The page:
We are now round to that time of year when every week there seems to be at least one or two conferences that we can attend to refresh our technical knowledge and catch up with old and make new acquaintances.

When Scottish Agronomy met last February for our agm and conference, we had one of our best turnouts ever. I would like to put this down to the high calibre of speakers we had managed to attract, and, yes, this would have some reflection in the attendance, but if the truth be told it was one of the wettest Februaries I can remember.

We all hoped that the weather would change, but I don’t think any of us quite thought how big a change awaited us in 2020. The weather dried up, though and the crops sown in the spring gave us a better than average harvest.

But that was not the big change we had to adapt to. With the introduction of lockdown, we at Scottish Agronomy had to look at how we continued to serve our members and also how we were still going to get trial results that allow you to make the best decisions possible.

Zoom was still thought to be an ice lolly that we all loved in the 1970s and '80s, but little did we know that this was going to be the technology that kept us in touch with members, conduct board meetings and even hold monthly management meetings.

On the trials side, more vehicles were to respect social distancing and continue with the day-to-day tasks. We even created ‘combining bubbles’ to get the harvest completed.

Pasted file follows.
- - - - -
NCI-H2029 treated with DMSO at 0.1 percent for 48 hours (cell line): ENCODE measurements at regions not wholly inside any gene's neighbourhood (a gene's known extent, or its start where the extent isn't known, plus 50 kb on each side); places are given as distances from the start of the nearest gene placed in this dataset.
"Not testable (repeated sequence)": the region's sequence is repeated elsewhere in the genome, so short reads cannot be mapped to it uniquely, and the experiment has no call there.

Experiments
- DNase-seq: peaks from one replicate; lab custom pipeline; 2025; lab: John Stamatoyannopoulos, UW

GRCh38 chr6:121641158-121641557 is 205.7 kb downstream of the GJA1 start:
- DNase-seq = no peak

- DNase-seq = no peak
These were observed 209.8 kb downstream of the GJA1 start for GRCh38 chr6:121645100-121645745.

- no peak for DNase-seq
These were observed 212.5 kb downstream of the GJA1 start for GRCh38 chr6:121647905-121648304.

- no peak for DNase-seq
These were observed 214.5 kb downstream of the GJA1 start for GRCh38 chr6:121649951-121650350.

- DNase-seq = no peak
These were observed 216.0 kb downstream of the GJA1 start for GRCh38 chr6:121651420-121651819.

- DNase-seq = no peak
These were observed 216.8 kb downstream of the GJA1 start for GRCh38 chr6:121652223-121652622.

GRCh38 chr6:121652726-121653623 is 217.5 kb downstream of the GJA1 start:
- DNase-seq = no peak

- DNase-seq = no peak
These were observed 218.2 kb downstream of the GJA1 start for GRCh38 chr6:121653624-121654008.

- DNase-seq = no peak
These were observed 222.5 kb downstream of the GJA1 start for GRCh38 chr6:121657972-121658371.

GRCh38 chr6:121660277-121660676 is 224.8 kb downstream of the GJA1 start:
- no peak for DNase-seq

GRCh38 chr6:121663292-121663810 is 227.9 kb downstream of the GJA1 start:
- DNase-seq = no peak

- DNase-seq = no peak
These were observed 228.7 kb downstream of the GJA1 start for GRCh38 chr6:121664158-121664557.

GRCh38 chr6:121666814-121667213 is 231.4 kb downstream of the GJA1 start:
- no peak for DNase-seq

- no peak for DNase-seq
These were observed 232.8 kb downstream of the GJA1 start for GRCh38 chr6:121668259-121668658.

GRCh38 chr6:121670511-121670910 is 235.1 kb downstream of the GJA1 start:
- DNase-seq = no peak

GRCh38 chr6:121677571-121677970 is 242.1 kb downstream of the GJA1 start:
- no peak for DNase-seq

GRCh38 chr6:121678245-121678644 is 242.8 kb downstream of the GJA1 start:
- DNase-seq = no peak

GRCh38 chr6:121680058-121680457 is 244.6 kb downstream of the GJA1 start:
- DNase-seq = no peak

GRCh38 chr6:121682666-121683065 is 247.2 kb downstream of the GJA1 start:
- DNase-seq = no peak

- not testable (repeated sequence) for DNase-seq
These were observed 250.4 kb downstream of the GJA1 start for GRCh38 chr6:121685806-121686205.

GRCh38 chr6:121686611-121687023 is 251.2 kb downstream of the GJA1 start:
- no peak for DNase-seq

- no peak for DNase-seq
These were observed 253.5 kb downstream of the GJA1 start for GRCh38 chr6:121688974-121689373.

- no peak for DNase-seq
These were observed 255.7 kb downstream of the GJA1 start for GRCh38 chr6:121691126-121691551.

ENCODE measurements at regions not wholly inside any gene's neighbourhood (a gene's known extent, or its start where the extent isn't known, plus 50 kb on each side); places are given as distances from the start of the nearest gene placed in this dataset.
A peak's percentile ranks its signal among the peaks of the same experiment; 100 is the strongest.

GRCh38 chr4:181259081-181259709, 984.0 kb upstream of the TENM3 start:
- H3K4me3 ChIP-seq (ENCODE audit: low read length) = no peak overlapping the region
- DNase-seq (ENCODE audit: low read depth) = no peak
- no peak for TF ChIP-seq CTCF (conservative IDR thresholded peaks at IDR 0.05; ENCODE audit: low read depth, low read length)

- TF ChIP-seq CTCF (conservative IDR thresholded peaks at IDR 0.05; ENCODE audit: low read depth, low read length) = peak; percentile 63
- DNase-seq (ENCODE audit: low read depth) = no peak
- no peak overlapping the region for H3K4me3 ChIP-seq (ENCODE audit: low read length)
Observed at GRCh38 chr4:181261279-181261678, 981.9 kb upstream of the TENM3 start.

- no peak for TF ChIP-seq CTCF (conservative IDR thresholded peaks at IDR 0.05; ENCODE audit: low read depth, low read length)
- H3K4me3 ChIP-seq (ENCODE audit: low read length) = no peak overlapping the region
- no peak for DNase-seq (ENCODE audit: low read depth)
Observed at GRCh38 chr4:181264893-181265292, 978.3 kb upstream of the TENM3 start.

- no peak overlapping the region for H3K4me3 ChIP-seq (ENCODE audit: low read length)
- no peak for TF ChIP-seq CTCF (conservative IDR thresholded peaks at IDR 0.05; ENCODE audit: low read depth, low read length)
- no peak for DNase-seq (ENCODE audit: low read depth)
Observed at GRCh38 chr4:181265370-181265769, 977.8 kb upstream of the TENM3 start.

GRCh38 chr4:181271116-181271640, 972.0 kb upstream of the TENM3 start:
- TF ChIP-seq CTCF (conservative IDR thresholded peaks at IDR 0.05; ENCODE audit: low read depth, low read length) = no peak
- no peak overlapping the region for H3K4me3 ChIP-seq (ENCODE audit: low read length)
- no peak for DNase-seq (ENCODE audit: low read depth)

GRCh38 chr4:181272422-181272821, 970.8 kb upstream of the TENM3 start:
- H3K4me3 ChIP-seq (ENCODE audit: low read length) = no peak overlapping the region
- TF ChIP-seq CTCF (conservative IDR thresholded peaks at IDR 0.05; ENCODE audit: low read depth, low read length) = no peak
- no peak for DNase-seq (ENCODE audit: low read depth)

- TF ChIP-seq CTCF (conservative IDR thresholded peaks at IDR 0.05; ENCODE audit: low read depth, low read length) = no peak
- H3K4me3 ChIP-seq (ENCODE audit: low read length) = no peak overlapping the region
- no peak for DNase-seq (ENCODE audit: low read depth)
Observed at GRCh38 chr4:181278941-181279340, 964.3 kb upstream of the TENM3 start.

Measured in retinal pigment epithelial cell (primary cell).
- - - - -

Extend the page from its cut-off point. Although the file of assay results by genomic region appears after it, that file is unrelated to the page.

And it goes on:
All this shows that, as an industry, we can quickly adapt and, with it embrace new ways of working. Now, I am not saying that video conferencing will become the norm, as you definitely miss out a lot of the personal connection and banter at the bar, but I do think that there is a place for using this technology – like a member who would love to attend a meeting but needs to keep the de-stoner going.

This is when two pieces of tech come together to prove useful. One, we can set-up a group Zoom meeting, and two you can set-up your satellite guidance so you can still partake in the meeting while operating safely.

With all that new technology, we are still able to go ahead with our agm and conference on Wednesday, February 17 and again we have attracted two high calibre speakers, Dr Keith Dawson [and you can read his views in this week's issue of The Scottish Farmer, out on Friday, February 19, 2021)] and Hampshire farmer, Andrew Osmond.

Keith is a leading scientist and after serving with leading research and development companies in the UK, he turned his energy to developing a major farming operation in Eastern Europe.

This has developed over the years, bringing back 250,000 acres of land into mainstream production using modern technology to improve soils quality, and reduce the reliance of chemical in controlling pests and diseases.

As well as his work in Eastern Europe he has land interest in South America, a stake in a renewable energy company and is chairman of Scottish Society of Crop Research (SSCR).

Andrew farms 2100 acres in Hampshire and a further 280 acres in neighbouring Dorset. The land is a mixture of owned and contract farming. This is an all-arable unit with the owned land used to grow seed crops of winter wheat, winter and spring barley and grass. WOSR and protein peas are grown in the rotation as a clean break.

On the contracted land, he grows milling and biscuit quality wheat, winter and spring barley for feed and malting and WOSR. He brings on 3000 lambs in September each year to graze the grass seed area.

As well as farming, he has been involved with AHDB in both the cereals and oilseed main board and cereals export committee, past chairman of the Commercial Farmers Group and on the steering group of the Beewax Dyson GCI. He is a current member and chair of Wessex NIAB TAG

We are looking forward to hearing the different perspectives of these two very highly respected and interesting speakers. I wonder what kind of year we will be looking back on this time next year.